Perspectives on local environmental security, exemplified by a rural South African village
2005 (English)In: Environmental Management, ISSN 0364-152X, E-ISSN 1432-1009, Vol. 36, no 4, 483-494 p.Article in journal (Refereed) Published
This paper analyzes the human-nature interaction in a village in rural South Africa. It discusses preconditions, perceptions, and consequences of natural resource use, and places these findings into a regional and historical context. Applying an interdisciplinary perspective, the study uses interviews, questionnaires, remote sensing, and participatory mapping to analyze land cover changes and local perceptions of the environment. The study area is located in a former homeland (Transkei), a setting where well-recorded conflicts in the human-nature sphere have previously been triggered by population pressure, apartheid policies, and other historical, political, and social reasons. A small-scale and subjective conceptualization of environmental security is used as an approach to analyze local livelihood strategies in a selected village. The results indicate that the environment is not the highest priority in local survival strategies. Instead, formal and informal jobs and governmental grants are the most important security strategies. There are thus no major conflicts resulting from the interaction between the local population and the natural resources in this specific area. Explanations to this pattern can partly be found in historical contexts, which include apartheid policies, re-localizations, and a system of migrant labor. The study also suggests that general truths about a region such as Transkei might be misleading in specific localities. For relevant and successful environmental management and development planning however, it is crucial that decision-makers be able to get a clear picture of local situations and adjust their plans accordingly. © 2005 Springer Science+Business Media, Inc.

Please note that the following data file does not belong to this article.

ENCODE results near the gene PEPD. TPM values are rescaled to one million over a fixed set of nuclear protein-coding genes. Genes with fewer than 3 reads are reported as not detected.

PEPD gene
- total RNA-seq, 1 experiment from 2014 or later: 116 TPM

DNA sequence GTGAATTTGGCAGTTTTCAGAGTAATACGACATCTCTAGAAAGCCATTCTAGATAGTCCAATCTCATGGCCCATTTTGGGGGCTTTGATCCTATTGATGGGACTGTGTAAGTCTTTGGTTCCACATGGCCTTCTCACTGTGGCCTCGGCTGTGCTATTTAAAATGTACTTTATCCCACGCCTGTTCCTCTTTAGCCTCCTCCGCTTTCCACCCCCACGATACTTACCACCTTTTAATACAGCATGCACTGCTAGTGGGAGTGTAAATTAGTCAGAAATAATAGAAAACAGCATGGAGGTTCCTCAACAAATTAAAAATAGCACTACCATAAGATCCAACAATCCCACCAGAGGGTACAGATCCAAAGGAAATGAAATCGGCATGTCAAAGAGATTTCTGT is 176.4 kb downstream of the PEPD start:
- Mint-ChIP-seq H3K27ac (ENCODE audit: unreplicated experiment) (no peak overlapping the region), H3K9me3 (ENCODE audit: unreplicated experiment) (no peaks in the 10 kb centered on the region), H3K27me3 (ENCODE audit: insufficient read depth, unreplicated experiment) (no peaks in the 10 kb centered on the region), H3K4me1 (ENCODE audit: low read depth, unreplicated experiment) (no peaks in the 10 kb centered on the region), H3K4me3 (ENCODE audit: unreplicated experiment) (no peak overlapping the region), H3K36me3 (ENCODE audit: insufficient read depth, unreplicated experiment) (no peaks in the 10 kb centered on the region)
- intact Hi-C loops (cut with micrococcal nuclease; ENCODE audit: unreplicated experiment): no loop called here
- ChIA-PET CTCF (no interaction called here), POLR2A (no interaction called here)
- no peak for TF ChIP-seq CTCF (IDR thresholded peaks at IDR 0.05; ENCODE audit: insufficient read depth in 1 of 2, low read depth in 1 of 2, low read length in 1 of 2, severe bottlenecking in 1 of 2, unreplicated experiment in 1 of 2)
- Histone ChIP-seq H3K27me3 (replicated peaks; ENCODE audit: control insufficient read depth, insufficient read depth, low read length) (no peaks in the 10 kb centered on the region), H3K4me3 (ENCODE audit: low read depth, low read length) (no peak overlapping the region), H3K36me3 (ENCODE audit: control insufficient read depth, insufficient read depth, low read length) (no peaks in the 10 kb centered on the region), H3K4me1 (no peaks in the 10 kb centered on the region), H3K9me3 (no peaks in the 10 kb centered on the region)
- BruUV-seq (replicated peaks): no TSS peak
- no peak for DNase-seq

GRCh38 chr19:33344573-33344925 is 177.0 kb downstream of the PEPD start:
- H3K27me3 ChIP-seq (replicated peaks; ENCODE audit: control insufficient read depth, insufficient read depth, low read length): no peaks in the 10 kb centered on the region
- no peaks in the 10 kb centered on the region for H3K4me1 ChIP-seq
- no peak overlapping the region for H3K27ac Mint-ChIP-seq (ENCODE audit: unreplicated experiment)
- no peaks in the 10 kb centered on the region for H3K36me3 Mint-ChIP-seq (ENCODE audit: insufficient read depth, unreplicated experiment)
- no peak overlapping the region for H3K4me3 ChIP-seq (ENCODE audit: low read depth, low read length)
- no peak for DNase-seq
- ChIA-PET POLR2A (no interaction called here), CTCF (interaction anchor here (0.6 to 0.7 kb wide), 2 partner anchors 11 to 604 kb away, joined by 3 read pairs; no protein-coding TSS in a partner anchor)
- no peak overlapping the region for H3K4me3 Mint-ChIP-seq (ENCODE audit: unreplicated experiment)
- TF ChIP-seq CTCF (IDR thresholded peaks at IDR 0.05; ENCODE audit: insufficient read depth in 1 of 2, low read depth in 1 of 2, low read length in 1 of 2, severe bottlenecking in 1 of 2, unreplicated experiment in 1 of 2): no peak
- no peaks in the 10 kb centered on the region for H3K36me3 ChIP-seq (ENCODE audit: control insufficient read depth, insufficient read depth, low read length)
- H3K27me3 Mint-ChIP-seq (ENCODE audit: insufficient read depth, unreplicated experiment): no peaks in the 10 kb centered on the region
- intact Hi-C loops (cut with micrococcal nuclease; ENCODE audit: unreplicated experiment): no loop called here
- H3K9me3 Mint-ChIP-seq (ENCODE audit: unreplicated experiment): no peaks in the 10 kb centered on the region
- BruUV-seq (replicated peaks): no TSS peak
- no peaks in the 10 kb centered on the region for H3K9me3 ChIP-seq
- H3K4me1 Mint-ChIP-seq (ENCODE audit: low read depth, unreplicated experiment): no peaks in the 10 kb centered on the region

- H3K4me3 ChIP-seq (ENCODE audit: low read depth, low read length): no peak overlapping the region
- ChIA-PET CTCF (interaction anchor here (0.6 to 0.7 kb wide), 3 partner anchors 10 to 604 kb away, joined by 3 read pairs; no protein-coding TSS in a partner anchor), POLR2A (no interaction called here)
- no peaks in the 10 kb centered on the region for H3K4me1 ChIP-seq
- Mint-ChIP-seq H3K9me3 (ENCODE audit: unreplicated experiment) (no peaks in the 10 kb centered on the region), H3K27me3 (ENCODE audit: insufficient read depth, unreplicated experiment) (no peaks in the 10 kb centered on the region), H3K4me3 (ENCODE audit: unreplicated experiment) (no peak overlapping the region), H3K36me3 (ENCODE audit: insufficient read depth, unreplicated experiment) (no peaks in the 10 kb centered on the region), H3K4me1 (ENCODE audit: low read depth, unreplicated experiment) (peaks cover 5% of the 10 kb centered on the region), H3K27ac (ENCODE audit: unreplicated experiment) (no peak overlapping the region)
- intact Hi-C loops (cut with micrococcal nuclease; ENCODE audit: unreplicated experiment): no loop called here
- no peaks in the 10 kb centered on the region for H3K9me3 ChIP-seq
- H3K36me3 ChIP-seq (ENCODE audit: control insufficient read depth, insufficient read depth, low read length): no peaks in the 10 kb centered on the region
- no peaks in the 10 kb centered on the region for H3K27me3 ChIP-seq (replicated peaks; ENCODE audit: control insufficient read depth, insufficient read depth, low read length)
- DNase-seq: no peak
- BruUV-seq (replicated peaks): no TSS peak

Place, publisher, year, edition, pages
2005. Vol. 36, no 4, 483-494 p.
Environmental security, Interdisciplinary studies, Livelihood strategies, Local perspectives, Natural resources, South Africa
IdentifiersURN: urn:nbn:se:liu:diva-50417DOI: 10.1007/s00267-004-0052-7OAI: oai:DiVA.org:liu-50417DiVA: diva2:271313